The social impacts are both positive and negative, but our research shows that for Indigenous women, and other marginalized members of communities, the negative impacts are in many cases likely to outweigh the positive ones.

The inner workings of government
Keep track of who’s doing what to get federal policy made. In The Functionary.
The Functionary
Our newsletter about the public service. Nominated for a Digital Publishing Award.

Trudeau is correct to call for gender-based analysis. People’s Party Leader Maxime Bernier suggests that considering gender in resource development is “cultural Marxism nonsense,” and others have worried it will be “bad for business,” but gender-based analysis is an analytical tool used around the world by governments, businesses, researchers and nonprofit organizations. The federal government committed to using gender-based analysis plus (GBA+) to guide its decision-making beginning in 1995, although the fall 2015 Auditor General’s report made it clear that the quality of GBA+ in many federal departments has historically been less than ideal.

Using a GBA+ lens involves asking deliberate questions about not only gender but also diversity impacts and outcomes, focusing on who receives most of the benefits and who bears more of the costs in policy planning and decision-making, including decisions about resource development. In this case, it also involves making sure that environmental impact assessment processes seek out and listen to the voices of Indigenous women and other community members whose experiences have historically been overlooked.

Culturally relevant gender-based analysis recognizes the diversity among members of communities. It is an important analytical tool that can help to identify gendered impacts and aid in the development of plans to mitigate the worse impacts on women, to ensure that all members of our communities (Indigenous and non-Indigenous, women and men) can share in the benefits of resource extraction and to make it less likely that more marginalized members of communities, including women and girls and people with disabilities, will face more negative impacts than positive ones.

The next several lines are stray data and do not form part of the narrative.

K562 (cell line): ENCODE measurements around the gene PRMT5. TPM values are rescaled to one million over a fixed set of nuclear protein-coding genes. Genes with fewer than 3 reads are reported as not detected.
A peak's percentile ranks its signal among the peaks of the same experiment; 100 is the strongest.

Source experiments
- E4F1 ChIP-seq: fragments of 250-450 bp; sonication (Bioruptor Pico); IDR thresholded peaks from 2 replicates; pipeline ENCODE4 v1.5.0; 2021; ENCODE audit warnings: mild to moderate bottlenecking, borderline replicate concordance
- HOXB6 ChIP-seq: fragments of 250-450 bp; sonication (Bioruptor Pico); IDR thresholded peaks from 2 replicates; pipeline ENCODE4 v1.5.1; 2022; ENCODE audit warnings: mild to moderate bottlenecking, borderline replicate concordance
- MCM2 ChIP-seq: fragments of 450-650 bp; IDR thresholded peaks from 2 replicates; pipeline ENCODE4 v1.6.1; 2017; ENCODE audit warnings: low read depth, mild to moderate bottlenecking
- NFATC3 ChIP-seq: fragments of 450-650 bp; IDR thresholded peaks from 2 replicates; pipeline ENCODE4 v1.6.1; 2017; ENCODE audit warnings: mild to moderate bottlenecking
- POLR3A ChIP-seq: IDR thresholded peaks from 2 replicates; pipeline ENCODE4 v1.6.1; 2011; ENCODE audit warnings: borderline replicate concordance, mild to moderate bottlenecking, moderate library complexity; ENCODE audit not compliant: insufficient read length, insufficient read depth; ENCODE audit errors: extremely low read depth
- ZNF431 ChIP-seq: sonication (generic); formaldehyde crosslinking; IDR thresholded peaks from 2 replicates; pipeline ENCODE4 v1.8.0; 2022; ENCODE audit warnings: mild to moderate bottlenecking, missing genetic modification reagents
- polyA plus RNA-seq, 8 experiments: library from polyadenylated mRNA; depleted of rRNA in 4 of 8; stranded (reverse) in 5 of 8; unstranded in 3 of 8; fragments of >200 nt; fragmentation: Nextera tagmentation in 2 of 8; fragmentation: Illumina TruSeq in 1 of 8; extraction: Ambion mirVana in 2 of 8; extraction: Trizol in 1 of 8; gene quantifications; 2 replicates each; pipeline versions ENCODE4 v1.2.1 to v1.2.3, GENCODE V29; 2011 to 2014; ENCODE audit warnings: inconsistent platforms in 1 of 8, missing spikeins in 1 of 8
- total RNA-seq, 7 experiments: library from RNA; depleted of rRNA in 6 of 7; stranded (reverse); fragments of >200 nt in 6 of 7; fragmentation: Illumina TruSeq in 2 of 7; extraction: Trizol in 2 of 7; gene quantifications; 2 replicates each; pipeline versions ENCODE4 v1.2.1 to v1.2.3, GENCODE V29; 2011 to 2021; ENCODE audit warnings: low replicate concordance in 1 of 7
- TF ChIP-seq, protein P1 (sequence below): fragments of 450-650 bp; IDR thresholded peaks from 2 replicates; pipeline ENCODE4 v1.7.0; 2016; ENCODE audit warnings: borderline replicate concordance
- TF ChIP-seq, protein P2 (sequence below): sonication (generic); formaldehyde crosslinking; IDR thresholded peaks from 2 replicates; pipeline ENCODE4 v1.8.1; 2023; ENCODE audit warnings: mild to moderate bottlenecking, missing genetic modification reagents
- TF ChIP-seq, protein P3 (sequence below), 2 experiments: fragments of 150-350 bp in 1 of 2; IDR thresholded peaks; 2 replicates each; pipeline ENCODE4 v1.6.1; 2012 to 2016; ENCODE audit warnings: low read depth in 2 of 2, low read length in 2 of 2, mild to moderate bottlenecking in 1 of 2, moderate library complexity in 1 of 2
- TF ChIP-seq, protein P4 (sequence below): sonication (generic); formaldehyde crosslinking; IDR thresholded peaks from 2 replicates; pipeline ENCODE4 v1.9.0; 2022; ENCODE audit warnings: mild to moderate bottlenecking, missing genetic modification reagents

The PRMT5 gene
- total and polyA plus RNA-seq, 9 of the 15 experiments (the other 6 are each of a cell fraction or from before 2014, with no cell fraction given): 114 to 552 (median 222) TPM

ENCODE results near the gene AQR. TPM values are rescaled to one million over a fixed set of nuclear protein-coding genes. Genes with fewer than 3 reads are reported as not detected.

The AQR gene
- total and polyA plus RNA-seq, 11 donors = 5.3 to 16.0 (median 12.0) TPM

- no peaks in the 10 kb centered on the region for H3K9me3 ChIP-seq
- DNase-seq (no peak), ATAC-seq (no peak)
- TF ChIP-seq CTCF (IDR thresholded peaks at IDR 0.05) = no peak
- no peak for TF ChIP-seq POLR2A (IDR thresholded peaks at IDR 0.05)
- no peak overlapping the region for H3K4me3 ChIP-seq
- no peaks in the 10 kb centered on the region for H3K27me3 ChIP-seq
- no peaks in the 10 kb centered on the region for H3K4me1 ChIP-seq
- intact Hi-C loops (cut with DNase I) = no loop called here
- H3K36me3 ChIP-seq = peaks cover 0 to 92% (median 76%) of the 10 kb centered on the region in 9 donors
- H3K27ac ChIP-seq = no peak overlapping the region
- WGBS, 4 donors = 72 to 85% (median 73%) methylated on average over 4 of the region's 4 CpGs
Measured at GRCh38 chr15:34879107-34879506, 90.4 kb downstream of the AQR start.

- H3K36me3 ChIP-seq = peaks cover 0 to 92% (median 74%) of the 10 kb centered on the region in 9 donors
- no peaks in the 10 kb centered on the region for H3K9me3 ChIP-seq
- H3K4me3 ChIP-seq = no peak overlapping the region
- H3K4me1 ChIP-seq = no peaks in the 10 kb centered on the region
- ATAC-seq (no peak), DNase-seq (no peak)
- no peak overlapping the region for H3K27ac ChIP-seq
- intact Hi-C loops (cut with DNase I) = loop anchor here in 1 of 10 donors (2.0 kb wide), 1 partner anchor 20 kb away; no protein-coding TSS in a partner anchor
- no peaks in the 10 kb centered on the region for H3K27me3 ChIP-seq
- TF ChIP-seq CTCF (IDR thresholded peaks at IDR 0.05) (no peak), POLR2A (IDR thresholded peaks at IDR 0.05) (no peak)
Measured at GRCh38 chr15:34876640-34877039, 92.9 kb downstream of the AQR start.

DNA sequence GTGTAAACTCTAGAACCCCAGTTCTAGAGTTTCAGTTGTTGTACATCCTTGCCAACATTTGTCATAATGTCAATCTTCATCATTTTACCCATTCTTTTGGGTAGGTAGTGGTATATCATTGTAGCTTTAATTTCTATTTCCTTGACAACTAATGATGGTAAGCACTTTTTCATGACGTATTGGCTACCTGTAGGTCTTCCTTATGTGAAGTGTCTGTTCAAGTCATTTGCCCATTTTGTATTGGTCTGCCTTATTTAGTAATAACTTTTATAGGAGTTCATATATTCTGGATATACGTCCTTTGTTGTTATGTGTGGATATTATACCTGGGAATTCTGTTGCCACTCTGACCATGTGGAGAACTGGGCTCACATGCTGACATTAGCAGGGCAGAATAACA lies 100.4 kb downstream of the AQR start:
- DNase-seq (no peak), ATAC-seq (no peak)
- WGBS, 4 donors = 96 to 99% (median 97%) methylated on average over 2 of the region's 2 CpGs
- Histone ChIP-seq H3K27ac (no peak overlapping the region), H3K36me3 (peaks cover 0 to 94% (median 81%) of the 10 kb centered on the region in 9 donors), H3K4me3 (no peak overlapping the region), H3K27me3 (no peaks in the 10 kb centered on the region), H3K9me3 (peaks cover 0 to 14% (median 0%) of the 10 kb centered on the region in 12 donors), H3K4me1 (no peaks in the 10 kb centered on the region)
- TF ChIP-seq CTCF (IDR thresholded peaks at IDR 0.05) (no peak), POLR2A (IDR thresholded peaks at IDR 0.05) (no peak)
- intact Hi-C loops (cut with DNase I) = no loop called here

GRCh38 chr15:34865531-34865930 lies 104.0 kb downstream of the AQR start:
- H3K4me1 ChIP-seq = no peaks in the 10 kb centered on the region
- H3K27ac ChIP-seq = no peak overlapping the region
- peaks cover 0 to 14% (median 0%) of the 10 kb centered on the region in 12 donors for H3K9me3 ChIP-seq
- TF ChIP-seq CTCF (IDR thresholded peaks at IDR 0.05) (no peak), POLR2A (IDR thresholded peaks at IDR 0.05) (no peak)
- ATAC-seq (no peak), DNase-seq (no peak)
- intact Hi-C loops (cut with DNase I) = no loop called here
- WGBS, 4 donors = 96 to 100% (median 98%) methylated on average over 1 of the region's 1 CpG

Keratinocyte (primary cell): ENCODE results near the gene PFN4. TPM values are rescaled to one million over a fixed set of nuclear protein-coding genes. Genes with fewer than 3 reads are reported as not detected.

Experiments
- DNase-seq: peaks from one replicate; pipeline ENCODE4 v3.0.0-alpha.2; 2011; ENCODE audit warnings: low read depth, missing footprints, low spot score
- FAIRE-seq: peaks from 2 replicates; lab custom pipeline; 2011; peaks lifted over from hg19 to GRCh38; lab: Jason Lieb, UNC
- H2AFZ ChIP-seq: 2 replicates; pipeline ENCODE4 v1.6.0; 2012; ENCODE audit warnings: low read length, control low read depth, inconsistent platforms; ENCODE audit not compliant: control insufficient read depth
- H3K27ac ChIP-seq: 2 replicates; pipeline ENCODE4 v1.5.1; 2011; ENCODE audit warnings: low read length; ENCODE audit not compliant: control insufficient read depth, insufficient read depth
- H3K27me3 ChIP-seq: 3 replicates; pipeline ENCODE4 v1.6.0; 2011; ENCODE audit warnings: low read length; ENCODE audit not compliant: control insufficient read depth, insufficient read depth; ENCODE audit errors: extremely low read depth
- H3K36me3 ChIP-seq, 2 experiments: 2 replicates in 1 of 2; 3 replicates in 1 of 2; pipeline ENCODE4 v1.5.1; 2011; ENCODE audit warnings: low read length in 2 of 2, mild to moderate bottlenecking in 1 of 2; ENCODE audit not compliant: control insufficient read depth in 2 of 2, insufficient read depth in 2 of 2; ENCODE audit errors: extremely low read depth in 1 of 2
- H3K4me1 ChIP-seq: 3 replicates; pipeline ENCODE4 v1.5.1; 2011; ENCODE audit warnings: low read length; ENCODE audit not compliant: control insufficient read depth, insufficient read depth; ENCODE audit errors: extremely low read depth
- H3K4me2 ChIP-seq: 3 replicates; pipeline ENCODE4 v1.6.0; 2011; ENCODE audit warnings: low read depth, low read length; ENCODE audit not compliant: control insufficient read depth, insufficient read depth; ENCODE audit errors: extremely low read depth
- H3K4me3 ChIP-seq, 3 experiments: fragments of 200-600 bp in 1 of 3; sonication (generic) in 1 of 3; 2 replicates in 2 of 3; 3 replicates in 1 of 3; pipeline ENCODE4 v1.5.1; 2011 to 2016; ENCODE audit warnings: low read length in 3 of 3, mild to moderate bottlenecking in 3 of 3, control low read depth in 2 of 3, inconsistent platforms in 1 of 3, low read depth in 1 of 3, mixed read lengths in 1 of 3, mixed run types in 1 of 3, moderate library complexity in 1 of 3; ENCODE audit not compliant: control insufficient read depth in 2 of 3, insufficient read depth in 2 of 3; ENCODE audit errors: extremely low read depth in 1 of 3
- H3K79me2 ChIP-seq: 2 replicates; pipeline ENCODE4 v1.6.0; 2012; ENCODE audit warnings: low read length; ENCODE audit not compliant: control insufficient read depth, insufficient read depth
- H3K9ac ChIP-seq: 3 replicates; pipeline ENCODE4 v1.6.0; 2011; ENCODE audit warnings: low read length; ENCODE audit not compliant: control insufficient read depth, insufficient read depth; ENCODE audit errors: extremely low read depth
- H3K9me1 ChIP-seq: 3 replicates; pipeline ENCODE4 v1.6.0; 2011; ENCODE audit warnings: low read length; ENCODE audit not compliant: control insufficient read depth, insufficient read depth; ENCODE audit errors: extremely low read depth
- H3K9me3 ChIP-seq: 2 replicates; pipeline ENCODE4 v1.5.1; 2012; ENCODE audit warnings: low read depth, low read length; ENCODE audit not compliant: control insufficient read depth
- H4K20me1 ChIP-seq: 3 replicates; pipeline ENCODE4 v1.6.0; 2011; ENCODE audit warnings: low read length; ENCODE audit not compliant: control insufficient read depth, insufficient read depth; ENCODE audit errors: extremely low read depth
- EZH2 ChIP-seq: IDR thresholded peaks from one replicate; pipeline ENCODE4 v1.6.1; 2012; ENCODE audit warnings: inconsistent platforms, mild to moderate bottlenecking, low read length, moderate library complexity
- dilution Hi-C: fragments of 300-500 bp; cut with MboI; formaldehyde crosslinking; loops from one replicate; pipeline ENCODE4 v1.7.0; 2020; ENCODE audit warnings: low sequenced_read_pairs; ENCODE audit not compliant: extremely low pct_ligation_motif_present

This article is based on a report co-written with Patricia Nash (independent researcher, Happy Valley-Goose Bay, NL) and Deborah Stienstra (Jarislowsky Chair in Families and Work, University of Guelph).

Photo: Construction vehicles work at the proposed site for a LNG Canada work camp, in Kitimat, BC, on August 22, 2018. THE CANADIAN PRESS IMAGES/Robin Rowland

Do you have something to say about the article you just read? Be part of the Policy Options discussion, and send in your own submission. Here is a link on how to do it. | Souhaitez-vous réagir à cet article ? Joignez-vous aux débats d’Options politiques et soumettez-nous votre texte en suivant ces directives.

Susan Manning
Susan Manning is a PhD candidate and doctoral fellow of the Centre for the Study of Security and Development at Dalhousie University.  
Jane Stinson
Jane Stinson is a CRIAW research associate. She was the FemNorthNet project director for CRIAW from 2010 to 2016 and participates in that organization’s Changing Public Services research network. Before that she worked for the Canadian Union of Public Employees for 30 years, in research, education and national director positions.
Leah Levac
Leah Levac is an assistant professor in political science at the University of Guelph. Her research focuses on diverse women’s engagement in politics, including in northern contexts in response to resource extraction, and in response to changing public services more broadly.

You are welcome to republish this Policy Options article online or in print periodicals, under a Creative Commons/No Derivatives licence.

Creative Commons License